Granted, some fruits are higher in sugar than others. But it’s what you eat with them that will create the overall effect on your blood glucose. A fresh apple with peanut butter will not spike blood sugar as much as the same grams of carbohydrate from canned pineapple by itself. Adding cottage cheese to the pineapple will blunt the rise in blood glucose. Munching on grapes instead of popcorn will peak your blood glucose unless you pair the grapes with something like a couple of hard-cooked eggs.

For a breakdown of various fruits’ sugar content, see our previous article Which Fruits Contain the Most Sugar? More on the subject found here: Is it true that I need to limit my fruit consumption because fruits are high in sugar and carbohydrates?

– Debbie J., MS, RD

This article should not replace any exercise program or restrictions, any dietary supplements or restrictions, or any other medical recommendations from your primary care physician. Before starting any exercise program or diet, make sure it is approved by your doctor.

 

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Have a nutrition question? Our registered dietitian is ready to help!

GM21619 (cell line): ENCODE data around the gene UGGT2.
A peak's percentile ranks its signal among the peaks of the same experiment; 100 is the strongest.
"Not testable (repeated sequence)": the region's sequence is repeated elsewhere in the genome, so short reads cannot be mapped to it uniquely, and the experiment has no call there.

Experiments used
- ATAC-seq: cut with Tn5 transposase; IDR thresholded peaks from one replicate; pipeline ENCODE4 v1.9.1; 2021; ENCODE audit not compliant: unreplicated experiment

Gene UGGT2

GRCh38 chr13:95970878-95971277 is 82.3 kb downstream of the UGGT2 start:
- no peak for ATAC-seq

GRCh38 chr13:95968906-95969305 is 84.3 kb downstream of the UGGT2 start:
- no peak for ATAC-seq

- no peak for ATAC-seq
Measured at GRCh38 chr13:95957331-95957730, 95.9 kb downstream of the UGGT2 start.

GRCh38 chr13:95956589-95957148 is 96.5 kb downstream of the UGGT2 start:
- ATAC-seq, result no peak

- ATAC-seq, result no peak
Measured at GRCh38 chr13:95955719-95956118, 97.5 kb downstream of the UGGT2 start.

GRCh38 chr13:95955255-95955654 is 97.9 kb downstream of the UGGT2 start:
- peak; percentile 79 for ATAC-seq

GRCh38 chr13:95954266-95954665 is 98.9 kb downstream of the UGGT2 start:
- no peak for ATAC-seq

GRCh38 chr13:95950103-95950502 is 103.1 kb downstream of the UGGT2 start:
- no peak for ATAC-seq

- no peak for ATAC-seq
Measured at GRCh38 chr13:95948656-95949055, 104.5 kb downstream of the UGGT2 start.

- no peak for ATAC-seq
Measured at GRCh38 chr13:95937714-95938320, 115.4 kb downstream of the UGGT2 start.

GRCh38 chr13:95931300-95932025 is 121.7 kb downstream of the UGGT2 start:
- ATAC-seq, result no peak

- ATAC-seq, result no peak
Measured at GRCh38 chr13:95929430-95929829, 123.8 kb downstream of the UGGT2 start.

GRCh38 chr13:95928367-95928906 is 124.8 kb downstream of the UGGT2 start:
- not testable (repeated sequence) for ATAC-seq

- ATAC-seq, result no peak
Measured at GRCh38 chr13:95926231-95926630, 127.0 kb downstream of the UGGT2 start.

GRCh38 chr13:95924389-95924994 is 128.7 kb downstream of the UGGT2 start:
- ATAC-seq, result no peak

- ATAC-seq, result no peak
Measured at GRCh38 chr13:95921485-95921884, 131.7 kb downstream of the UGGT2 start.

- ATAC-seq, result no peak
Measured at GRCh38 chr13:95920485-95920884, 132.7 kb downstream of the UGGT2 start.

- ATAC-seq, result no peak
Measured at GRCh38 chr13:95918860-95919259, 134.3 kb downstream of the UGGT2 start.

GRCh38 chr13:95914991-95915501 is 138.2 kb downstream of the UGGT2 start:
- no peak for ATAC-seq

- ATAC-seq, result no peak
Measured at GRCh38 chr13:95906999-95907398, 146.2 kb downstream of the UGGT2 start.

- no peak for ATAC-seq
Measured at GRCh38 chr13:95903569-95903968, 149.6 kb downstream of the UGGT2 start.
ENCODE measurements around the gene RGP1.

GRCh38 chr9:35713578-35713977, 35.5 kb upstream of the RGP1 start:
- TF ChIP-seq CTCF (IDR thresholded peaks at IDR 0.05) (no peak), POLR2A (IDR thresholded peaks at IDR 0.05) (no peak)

Email nutrition@lafitness.com or submit your question below and it may be featured in an upcoming article!

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Commit to Fit | Member Spotlights

Commit to Fit | Member Spotlights

Commit to Fit

Do you have a fitness goal? Let us know here! To learn more about Commit to fit, click here.

Goals, Commitments, Community

These are our most recent members who have committed to their fitness goals.

Katheryn E.

Katheryn wants to loose 20 lbs. of fat and gain 10 lbs. of muscle. She’s well on her way to accomplishing her goals!

Sean T.

At LA Fitness every member has their own personal goals, for Sean, he wants to get stronger and gain size. We believe in you!

Eric C.

Eric is studying food and nutrition, and simply trying to stay active and fit by living a healthy lifestyle. Keep it up!

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Ready to make a commitment? Get started here.

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**Selected submissions will be featured on the LA Fitness blog and possibly other LA Fitness digital media entities & websites. By making a submission, you hereby grant LA Fitness a non-exclusive, perpetual, worldwide, irrevocable license to use and make copies of the contents of such submission for any purpose and in any medium whatsoever, and you hereby waive and relinquish any copyright or other intellectual property right you may have in the contents of such submission and your right to pursue any claim for LA Fitness’s violation of those intellectual property rights